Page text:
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Assessment of CO2-Oriented Vehicle Tax Reforms: A Case Study of Greece

  • Adamos Adamou
  • Sofronis Clerides
  • Theodoros Zachariadis

Vehicle taxation based on a car’s CO2 emission levels is increasingly adopted in countries around the world. This paper describes a model of oligopolistic competition in markets with differentiated products, simulating automobile demand and supply under alternative tax regimes. The objective is to perform simulations in order to evaluate policies that could shift consumer purchases towards low-CO2 cars and thus lead to the reduction of fuel use and CO2 emissions. Focusing on an analysis of the car market of Greece, we assess the environmental and economic implications of alternative carbon-based tax schemes. Our findings, which are relevant for other European countries as well, illustrate that careful policy design, supported by an appropriate model, can bring about substantial environmental benefits without losing control of economic parameters such as public finances or firm profits. In some cases vehicle taxation can have adverse (though unintended) environmental consequences.

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File URL: http://papers.econ.ucy.ac.cy/RePEc/papers/04-12.pdf
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Paper provided by University of Cyprus Department of Economics in its series University of Cyprus Working Papers in Economics with number 04-2012.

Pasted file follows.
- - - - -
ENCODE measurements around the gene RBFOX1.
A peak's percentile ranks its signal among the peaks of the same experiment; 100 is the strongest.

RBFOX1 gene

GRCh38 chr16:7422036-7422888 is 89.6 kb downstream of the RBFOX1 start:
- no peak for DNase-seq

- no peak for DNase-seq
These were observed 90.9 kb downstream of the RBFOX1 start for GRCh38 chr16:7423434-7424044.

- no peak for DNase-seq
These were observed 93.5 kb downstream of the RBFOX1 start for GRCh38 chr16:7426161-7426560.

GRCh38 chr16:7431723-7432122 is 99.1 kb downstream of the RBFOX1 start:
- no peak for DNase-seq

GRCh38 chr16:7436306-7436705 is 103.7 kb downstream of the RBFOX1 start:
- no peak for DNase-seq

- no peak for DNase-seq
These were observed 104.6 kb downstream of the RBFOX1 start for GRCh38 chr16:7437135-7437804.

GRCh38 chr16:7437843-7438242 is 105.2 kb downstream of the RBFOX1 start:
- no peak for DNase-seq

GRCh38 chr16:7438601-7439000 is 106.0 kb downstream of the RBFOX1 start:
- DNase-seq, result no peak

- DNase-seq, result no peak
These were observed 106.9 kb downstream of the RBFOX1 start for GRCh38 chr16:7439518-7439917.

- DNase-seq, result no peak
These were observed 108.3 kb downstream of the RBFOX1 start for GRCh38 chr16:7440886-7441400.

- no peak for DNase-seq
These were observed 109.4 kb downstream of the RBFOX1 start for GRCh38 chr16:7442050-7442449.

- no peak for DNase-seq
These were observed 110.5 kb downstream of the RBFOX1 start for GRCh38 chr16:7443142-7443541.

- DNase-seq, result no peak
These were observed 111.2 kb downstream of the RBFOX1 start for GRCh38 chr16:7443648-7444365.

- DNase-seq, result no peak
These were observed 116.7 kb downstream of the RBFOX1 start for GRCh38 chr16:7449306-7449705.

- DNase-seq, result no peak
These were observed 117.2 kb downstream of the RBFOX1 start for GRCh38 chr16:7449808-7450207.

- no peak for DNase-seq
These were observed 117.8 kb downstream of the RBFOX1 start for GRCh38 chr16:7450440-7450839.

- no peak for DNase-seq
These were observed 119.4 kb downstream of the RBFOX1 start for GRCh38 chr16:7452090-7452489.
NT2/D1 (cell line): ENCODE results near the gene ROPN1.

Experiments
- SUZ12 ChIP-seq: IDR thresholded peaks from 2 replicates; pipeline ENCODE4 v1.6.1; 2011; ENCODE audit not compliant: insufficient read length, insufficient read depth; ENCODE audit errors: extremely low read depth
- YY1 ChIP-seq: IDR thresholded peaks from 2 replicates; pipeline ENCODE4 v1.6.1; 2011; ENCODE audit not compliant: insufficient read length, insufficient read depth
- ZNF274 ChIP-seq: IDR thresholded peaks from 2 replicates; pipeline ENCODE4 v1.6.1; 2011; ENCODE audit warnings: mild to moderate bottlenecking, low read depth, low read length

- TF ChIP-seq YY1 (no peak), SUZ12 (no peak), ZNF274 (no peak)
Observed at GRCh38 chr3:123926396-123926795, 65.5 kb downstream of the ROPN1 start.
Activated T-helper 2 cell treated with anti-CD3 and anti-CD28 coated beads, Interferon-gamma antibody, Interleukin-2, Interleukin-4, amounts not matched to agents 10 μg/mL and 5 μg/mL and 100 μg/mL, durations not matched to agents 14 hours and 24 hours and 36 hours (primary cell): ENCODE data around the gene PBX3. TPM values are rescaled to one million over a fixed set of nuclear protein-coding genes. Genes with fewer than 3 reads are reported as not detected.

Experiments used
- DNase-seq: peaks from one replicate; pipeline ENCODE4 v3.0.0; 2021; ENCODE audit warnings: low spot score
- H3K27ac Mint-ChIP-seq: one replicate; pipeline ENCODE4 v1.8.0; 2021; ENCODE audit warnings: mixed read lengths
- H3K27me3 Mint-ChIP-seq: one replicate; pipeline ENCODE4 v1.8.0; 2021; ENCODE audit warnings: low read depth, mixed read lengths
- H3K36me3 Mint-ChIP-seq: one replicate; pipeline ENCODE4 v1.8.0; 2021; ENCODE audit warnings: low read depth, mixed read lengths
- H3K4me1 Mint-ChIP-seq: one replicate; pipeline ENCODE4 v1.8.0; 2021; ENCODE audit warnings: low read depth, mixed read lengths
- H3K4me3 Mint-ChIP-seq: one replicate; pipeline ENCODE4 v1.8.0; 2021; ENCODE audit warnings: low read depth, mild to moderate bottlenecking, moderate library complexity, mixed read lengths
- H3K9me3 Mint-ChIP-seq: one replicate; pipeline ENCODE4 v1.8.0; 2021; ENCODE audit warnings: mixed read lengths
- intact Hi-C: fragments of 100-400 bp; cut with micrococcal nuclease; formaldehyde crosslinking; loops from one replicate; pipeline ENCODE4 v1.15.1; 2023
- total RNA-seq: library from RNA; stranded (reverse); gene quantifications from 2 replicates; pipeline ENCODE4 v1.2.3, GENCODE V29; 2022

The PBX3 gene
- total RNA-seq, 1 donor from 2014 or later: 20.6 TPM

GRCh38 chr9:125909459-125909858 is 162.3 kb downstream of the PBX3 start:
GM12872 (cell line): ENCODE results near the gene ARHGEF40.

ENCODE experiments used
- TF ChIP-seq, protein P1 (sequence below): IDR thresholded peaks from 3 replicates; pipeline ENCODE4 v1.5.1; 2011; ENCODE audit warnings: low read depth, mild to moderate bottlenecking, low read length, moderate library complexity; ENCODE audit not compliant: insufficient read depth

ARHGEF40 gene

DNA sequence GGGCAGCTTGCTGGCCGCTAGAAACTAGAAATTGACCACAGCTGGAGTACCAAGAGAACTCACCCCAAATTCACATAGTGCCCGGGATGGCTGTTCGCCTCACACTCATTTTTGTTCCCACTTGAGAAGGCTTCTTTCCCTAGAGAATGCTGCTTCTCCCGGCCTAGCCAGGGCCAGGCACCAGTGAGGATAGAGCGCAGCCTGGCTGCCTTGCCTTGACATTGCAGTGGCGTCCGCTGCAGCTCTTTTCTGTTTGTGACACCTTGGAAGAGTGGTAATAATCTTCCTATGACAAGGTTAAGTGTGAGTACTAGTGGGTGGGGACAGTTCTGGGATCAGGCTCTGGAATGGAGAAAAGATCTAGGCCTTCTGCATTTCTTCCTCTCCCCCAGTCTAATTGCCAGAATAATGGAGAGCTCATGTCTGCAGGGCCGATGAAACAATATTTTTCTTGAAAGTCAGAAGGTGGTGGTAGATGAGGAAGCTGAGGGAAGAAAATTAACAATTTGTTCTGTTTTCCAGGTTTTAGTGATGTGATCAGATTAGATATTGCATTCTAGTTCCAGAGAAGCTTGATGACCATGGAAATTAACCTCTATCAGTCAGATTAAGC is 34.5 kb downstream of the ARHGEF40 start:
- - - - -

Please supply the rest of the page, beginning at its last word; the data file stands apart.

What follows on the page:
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Length: 31 pages
Date of creation: Mar 2012
Date of revision:
Handle: RePEc:ucy:cypeua:04-2012
Contact details of provider: Web page: http://www.econ.ucy.ac.cy

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  1. Greene, David L. & Patterson, Philip D. & Singh, Margaret & Li, Jia, 2005. "Feebates, rebates and gas-guzzler taxes: a study of incentives for increased fuel economy," Energy Policy, Elsevier, vol. 33(6), pages 757-775, April.
  2. Kenneth A. Small & Kurt Van Dender, 2006. "Fuel Efficiency and Motor Vehicle Travel: The Declining Rebound Effect," Working Papers 050603, University of California-Irvine, Department of Economics.
  3. Trajtenberg, Manuel, 1989. "The Welfare Analysis of Product Innovations, with an Application to Computed Tomography Scanners," Journal of Political Economy, University of Chicago Press, vol. 97(2), pages 444-79, April.
  4. Fershtman, C. & Gandal, N. & Markovich, S., 1997. "Estimating the Effect of Tax Reform in Differentiated Product Oligopolistic Markets," Papers 29-97, Tel Aviv.
  5. Kunert, Uwe & Kuhfeld, Hartmut, 2007. "The diverse structures of passenger car taxation in Europe and the EU Commissions proposal for reform," Transport Policy, Elsevier, vol. 14(4), pages 306-316, July.
  6. Frank Verboven, 1996. "International Price Discrimination in the European Car Market," RAND Journal of Economics, The RAND Corporation, vol. 27(2), pages 240-268, Summer.
  7. Berry, Steven & Levinsohn, James & Pakes, Ariel, 1995. "Automobile Prices in Market Equilibrium," Econometrica, Econometric Society, vol. 63(4), pages 841-90, July.
  8. Anderson, Soren & Parry, Ian & Sallee, James M. & Fischer, Carolyn, 2010. "Automobile Fuel Economy Standards: Impacts, Efficiency, and Alternatives," Discussion Papers dp-10-45, Resources For the Future.
  9. Rogan, Fionn & Dennehy, Emer & Daly, Hannah & Howley, Martin & Ó Gallachóir, Brian P., 2011. "Impacts of an emission based private car taxation policy - First year ex-post analysis," Transportation Research Part A: Policy and Practice, Elsevier, vol. 45(7), pages 583-597, August.
  10. Fischer, Carolyn, 2008. "Comparing flexibility mechanisms for fuel economy standards," Energy Policy, Elsevier, vol. 36(8), pages 3106-3114, August.
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